In April, Mr. Trudeau received a letter from more than 180 nongovernmental organizations in Latin America and elsewhere requesting that he regulate the behavior of Canadian mining companies abroad. Although Mr. Harper established a Corporate Social Responsibility Counselor in 2009, the office solely focuses on technicalities and on facilitating dialogue between companies and affected communities. Liberals deemed the initiative insufficient, but now in power, they still rely on it, and to this date, there has been no official answer to the letter sent to Mr. Trudeau.

During a recent visit to Mexico, Guatemala and Honduras, Stéphane Dion, Mr. Trudeau’s foreign affairs minister, said that the Canadian government wanted its companies to operate according to the same standards inside and outside Canada. However, there’s been no information on how it will achieve this goal.

Canadian companies are not the only ones at fault. The long list of Latin American problems contributing to this situation is well known: deficient judiciary systems, rampant bribery, an urge to create employment in spite of social, economic and environmental costs.

Nonetheless, the Canadian government is also responsible. Investigations by media and watchdog organizations find that Canadian authorities have vigorously backed Canadian mining companies abroad without having all the information that would guarantee the companies respect for human and environmental rights. Moreover, Canada is insisting that change is here, that the sun has come out after so many dark years of Mr. Harper’s administration.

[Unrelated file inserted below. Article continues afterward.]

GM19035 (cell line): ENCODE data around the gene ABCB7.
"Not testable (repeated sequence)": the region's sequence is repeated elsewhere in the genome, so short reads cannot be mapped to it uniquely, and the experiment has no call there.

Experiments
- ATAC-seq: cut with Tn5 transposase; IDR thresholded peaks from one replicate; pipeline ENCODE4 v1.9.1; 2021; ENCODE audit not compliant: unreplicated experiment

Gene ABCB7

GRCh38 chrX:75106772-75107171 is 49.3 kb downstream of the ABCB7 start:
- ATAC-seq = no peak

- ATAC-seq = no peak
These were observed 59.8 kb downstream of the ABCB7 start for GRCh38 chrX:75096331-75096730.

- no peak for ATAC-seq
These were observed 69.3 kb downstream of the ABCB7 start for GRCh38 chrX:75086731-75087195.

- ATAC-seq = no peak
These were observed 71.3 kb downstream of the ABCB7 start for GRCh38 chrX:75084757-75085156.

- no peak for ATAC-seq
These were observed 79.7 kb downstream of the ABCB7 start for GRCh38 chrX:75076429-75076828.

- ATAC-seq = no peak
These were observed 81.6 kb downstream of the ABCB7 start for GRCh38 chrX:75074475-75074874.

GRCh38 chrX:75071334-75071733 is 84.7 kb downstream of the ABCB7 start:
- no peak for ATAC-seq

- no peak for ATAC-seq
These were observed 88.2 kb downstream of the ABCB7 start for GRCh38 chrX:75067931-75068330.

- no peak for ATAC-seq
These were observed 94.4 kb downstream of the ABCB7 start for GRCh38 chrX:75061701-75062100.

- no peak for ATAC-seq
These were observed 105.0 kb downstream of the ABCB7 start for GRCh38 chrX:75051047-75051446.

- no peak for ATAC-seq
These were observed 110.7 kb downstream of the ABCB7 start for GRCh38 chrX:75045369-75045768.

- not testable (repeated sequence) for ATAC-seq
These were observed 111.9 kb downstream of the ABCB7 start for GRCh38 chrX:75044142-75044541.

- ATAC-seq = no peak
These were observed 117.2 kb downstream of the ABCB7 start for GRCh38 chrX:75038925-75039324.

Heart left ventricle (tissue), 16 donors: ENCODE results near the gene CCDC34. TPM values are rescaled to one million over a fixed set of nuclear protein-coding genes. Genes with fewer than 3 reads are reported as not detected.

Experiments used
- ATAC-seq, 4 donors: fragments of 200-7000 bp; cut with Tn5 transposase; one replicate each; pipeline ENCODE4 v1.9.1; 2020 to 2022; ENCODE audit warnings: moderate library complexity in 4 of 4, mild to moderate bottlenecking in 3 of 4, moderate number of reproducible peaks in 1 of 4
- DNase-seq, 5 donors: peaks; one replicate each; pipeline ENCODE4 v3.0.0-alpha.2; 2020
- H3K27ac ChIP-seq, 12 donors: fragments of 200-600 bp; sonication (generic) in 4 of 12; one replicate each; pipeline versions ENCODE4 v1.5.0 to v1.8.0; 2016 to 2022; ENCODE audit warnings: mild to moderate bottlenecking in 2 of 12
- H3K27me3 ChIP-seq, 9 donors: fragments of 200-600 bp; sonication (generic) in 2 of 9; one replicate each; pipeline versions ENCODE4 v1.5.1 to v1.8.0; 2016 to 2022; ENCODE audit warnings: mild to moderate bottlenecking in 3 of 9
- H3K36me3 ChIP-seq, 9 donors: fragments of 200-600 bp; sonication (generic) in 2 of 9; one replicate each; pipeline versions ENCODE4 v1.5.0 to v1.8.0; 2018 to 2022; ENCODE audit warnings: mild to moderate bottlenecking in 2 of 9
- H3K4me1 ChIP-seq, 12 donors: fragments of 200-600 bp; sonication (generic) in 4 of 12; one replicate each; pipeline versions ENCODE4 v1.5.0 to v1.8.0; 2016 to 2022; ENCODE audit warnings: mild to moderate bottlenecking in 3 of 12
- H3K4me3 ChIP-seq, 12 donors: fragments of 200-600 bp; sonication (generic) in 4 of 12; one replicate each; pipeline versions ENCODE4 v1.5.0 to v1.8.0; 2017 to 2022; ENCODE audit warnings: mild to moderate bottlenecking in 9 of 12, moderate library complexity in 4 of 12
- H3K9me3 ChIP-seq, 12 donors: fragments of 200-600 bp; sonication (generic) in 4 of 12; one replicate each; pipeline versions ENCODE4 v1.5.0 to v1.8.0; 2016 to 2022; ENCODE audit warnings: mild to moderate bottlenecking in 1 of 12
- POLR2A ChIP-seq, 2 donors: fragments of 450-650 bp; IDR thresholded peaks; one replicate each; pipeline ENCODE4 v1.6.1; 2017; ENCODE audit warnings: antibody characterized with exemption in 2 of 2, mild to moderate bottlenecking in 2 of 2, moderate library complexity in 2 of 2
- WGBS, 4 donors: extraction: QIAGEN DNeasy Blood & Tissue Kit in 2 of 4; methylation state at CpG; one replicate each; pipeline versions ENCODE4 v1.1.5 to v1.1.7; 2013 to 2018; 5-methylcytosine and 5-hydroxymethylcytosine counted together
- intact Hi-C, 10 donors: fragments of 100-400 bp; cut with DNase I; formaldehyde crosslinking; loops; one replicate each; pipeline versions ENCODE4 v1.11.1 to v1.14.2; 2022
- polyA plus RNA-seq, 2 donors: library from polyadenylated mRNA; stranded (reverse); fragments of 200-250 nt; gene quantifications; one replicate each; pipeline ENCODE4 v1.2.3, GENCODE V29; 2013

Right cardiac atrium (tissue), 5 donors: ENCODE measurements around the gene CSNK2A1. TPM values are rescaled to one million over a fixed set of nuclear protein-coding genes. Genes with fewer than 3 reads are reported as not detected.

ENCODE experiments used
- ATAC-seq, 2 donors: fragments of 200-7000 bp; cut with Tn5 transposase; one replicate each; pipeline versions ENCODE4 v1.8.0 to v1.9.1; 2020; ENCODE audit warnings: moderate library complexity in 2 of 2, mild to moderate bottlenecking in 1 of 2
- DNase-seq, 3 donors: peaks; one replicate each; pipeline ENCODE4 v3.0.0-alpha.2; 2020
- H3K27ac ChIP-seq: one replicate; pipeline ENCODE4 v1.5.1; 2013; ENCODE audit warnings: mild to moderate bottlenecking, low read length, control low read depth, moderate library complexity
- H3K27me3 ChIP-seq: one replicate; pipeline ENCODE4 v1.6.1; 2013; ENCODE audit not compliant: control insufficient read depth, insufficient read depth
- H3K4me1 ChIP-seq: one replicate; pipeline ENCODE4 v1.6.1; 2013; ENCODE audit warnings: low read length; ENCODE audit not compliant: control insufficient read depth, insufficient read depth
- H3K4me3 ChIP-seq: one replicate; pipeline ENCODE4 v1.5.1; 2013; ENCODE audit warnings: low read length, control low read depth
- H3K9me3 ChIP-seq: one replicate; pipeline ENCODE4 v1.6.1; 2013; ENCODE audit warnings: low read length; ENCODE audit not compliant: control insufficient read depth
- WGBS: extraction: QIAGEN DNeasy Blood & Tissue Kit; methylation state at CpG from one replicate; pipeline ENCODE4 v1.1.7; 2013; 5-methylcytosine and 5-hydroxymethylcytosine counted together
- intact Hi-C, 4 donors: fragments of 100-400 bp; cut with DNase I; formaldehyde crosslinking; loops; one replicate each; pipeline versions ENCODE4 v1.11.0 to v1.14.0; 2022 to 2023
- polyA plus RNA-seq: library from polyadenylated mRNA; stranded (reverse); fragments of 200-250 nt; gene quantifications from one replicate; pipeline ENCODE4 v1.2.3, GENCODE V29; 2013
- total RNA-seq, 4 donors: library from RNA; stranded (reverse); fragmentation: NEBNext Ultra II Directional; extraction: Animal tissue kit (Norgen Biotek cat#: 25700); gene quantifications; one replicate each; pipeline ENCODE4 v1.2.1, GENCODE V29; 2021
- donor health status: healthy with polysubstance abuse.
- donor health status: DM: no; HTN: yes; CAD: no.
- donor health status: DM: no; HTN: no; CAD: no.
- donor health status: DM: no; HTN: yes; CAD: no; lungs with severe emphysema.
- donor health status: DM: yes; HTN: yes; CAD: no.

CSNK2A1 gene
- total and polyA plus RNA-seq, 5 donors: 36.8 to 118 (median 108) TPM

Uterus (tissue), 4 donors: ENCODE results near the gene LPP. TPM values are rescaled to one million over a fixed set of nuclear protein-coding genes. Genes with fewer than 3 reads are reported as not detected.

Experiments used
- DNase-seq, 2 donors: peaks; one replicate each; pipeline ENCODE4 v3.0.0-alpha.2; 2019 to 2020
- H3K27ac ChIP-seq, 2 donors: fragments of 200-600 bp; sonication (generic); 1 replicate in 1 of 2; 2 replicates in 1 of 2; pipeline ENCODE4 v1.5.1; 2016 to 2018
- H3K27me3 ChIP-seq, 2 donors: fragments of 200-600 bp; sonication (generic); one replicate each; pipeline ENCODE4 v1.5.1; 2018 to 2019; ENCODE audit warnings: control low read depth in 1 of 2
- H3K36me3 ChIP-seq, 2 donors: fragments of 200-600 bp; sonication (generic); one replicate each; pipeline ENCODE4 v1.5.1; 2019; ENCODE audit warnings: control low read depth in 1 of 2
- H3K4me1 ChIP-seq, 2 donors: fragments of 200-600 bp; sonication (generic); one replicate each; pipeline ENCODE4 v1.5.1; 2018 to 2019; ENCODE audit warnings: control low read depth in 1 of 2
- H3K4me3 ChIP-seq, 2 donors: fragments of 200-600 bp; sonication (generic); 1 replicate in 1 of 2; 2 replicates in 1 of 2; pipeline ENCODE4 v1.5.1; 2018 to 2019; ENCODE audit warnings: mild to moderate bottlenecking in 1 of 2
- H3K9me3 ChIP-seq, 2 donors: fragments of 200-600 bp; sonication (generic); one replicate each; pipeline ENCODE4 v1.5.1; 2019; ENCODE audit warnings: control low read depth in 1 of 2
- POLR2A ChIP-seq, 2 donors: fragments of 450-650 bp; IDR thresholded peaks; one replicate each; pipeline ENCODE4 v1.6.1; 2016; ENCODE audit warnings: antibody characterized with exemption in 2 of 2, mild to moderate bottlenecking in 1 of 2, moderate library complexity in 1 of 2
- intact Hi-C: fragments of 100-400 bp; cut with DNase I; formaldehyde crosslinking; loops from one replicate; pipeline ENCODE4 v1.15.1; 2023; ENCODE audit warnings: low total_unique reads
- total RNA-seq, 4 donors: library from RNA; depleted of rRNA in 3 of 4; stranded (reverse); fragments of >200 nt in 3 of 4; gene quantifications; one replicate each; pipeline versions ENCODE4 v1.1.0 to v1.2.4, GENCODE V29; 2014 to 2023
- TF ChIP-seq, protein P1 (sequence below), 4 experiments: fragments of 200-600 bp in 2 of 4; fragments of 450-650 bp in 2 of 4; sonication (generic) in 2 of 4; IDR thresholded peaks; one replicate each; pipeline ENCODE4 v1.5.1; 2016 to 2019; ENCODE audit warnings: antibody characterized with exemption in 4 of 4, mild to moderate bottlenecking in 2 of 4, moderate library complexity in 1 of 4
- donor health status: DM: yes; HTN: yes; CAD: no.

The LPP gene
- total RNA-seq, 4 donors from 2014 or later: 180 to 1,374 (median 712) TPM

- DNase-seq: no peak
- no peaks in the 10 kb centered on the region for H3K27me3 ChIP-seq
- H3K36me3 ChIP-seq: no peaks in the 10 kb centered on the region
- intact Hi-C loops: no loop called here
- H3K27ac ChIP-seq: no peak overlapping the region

Transition to a diplomacy that takes into account the multiple global concerns in Mr. Trudeau’s agenda is no easy task, particularly when it involves tweaking vital sectors of the Canadian economy. According to the Mining Association of Canada, the industry represented 3.5 percent of the country’s gross domestic product in 2014, while 66 percent of Canadian mining operations are abroad.

Mr. Trudeau is not the first politician to face such problems. As we know, matching words to deeds is proof of great political standing. Mr. Trudeau will do well to adhere to the principles that shape his worldview.

Recommendations in the reports to address the problems include a Canadian monitoring office that would have real power, the possibility of ensuring effective access to justice before Canadian institutions, allowing legal actions in Canada by individuals or groups harmed abroad to obtain justice and reparation, and an end to government sponsorship of companies involved in human rights violations.

By intervening, Mr. Trudeau would defend justice, environmental care, democracy and human rights. He has the opportunity to win permanent recognition from the millions who have welcomed his commitment to global issues. To do otherwise would be a colossal disappointment.

New York Times - Jaime Porras Ferreyra